Advertisers are great at visual storytelling. Think of movie stars driving luxury cars, sailboat racers wearing expensive (and hopefully waterproof) watches and country music singers with a trendy beverage in hand. If the advertiser did their job, we start reaching for our credit cards and, these days, order online.
But what if we don’t have the sexiest products to sell? Is there a better way to tell our story to potential buyers so they understand the value we offer? How do we make our products more human? This is especially important as online visuals are the way people see us today — trade shows and company visits are going to be slow to return.
Technology companies too often focus on promoting the technical specifications of their products, for example, how many gigahertz something operates at. While this works for technology savvy buyers who already know what they want, business managers and purchasing agents often have the final say. They need to have an understanding of a product or service on a human level.
Visual storytelling can help companies describe a complex product or service in a universally understood form. Here are five visual storytelling examples that help humanize complex technology products.
1. Industrial Lasers
Consider an industrial laser. It’s essentially a long, rectangular metal box with a small hole in one end and a connector on the other. So how do you differentiate your box from the competition? For some buyers, it’s about output wattage and wavelength, for others it involves less tangible items such as quality and reliability.
We decided to photograph the laser in a high-tech, clean room environment going through pre-quality checks. It shows the human touch of having a real person work on what might become your laser, and the care that went into it. The goal was to evoke a feeling of trust and reliability. This image was ultimately used as the cover photo for a laser industry trade journal.
2. High-Quality Gaskets
Unless you are a gasket manufacturer or heavy gasket user, it may be hard to get excited about a gasket. For the technical buyer, key attributes include material composition and thickness. For the business buyer (assuming it meets the key technical functionality), it’s about quality and a reliable supply chain. The woman in the image is shown making quality measurements and delivers the human side of the product and process.
3.Electronics Manufacturer – Small Custom Components
An electronic manufacturer produces miniature, custom-made electronic coils that are used in their core products. It’s the precision winding of these coils that give this company better product performance versus their competition. Since these miniature coils are internal to larger assemblies, they are usually not visible to the end customer.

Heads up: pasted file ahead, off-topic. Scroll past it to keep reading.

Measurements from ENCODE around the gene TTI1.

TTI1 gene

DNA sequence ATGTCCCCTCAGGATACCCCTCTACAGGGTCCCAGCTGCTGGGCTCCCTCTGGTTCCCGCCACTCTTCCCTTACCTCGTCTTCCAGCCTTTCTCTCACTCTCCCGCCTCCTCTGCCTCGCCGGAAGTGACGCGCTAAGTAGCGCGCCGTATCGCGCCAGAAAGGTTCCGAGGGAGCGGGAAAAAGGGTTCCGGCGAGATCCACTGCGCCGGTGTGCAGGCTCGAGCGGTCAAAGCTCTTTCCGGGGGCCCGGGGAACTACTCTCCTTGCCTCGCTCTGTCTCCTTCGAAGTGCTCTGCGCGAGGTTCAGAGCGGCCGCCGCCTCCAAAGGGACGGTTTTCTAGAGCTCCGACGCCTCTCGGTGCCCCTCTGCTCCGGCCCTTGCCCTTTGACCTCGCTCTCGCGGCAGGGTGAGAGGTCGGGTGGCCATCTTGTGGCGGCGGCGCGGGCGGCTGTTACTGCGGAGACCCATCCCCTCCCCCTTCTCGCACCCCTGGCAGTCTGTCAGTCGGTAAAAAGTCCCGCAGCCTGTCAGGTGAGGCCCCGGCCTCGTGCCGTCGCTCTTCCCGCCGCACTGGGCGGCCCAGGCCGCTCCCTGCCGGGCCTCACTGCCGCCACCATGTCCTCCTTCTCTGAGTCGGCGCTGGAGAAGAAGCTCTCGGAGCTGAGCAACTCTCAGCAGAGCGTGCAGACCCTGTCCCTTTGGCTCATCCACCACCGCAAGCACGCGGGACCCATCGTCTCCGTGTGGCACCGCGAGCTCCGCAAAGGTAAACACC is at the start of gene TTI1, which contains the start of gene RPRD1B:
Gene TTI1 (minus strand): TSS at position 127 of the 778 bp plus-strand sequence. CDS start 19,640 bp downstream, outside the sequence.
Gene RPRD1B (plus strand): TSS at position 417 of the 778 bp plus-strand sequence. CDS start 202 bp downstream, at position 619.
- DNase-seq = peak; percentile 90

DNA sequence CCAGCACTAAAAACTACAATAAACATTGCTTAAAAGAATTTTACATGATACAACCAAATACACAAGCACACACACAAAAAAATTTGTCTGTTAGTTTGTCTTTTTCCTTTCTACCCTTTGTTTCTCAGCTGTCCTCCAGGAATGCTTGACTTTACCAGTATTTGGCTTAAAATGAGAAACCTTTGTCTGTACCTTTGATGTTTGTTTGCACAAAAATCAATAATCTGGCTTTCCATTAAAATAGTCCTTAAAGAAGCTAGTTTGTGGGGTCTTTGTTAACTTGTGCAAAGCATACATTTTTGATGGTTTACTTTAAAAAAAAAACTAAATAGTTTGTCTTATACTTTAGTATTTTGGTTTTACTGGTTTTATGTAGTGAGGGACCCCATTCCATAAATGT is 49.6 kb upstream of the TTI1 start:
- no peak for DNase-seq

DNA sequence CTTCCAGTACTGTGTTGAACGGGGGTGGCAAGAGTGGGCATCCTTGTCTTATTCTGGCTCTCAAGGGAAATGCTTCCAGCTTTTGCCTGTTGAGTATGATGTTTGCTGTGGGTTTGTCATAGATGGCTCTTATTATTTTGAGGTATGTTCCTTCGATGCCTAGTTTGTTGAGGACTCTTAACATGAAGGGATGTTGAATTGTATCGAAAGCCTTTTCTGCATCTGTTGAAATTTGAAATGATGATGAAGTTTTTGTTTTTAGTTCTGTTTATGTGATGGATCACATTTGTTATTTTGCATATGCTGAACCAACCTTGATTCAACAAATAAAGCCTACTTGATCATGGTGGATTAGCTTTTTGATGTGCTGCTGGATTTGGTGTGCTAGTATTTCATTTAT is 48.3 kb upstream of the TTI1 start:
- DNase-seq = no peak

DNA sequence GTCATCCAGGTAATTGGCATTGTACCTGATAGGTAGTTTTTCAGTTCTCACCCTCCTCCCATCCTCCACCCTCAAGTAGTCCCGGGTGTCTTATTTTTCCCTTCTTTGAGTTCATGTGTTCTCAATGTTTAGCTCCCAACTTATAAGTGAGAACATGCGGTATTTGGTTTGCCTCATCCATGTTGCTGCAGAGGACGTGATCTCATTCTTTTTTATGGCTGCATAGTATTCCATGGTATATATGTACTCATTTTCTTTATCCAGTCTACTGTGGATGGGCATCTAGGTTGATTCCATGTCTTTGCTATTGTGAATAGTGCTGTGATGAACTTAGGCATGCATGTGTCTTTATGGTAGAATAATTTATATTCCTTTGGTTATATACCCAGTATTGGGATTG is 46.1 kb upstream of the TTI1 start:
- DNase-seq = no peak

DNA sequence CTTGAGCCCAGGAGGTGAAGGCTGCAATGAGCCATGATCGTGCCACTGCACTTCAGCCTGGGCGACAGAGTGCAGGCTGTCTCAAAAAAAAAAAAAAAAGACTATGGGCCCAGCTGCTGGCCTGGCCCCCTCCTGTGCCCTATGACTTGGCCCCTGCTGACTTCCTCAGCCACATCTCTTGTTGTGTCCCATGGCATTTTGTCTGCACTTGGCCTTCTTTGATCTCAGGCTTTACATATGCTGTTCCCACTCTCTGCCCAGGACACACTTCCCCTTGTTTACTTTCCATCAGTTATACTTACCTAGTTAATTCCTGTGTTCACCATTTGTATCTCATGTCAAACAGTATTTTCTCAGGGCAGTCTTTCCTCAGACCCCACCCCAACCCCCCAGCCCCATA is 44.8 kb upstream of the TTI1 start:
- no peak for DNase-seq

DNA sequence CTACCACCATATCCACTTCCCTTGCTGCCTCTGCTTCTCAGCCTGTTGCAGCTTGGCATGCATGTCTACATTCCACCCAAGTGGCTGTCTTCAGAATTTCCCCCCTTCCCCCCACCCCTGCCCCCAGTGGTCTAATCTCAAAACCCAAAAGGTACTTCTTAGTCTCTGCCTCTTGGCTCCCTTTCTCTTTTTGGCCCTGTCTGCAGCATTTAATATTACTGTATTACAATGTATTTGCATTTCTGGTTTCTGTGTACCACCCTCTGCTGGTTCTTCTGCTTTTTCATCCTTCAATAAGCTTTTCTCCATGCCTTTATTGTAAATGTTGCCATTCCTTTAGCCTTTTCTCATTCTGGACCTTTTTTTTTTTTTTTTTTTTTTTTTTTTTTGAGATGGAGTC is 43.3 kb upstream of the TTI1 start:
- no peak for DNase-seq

Rather than showing a blow up of a coil next to a dime or quarter, the image of the hand and microscope portrays both the small size, as well as the hand crafting of the product. This image was used on the company’s website and contributed articles.
4. Aircraft Wiring Harnesses
Aircraft wiring manufacturers typically perform to military standards and work hard to gain and keep long-term customers. In this image, two engineers are working intently on a large wiring harness. These are seasoned workers who are experts at what they do and help deliver the best mission-critical products to their customers. It’s images like these, in addition to photos of wiring harness components and harness installation in aircraft, that tell the complete story.
5. Precision Aerospace Component Manufacturer
Aerospace component manufacturers, like cable harness manufacturers, must meet aerospace manufacturing process and inspection standards. So how do you portray that you are different from your competitor? This engineer is focused on adjusting and maintaining the complex equipment used to manufacture precision molded titanium. This image tells the human side of the story. Used in conjunction with facility and detailed product photographs, the manufacturer can tell their complete story.
Knowing What Story to Tell
Knowing what story to tell takes marketing work. It’s critical to understand what’s important to your customer, what differentiates you from your competition and your key buyer personas. In industrial and manufacturing applications, telling a story around engineering, quality, teamwork and processes are usually good places to start. If on-time delivery is critical to your customer, use some images that highlight your shipping people and processes.
Having people in your storytelling photos helps deliver your value story/proposition in a more human way. Making a more emotional connection with your customers will often lead to improved sales.
Visual storytelling elements have the advantage of being re-purposed in multiple forms. These images can be used for websites, social media, corporate presentations and professional articles.
High Return on Investment
The images highlighted here were taken on factory floors using the actual engineers and technicians who do the work every day. This makes the stories more believable and cost effective to produce.
You can always hire a move star or country music singer if your budget allows.
About the Author
Dan DeVries is a commercial photographer with a strong background in marketing and engineering who helps companies and individuals tell their stories through high-quality images. His work can be seen at www.dandevriesphotography.com
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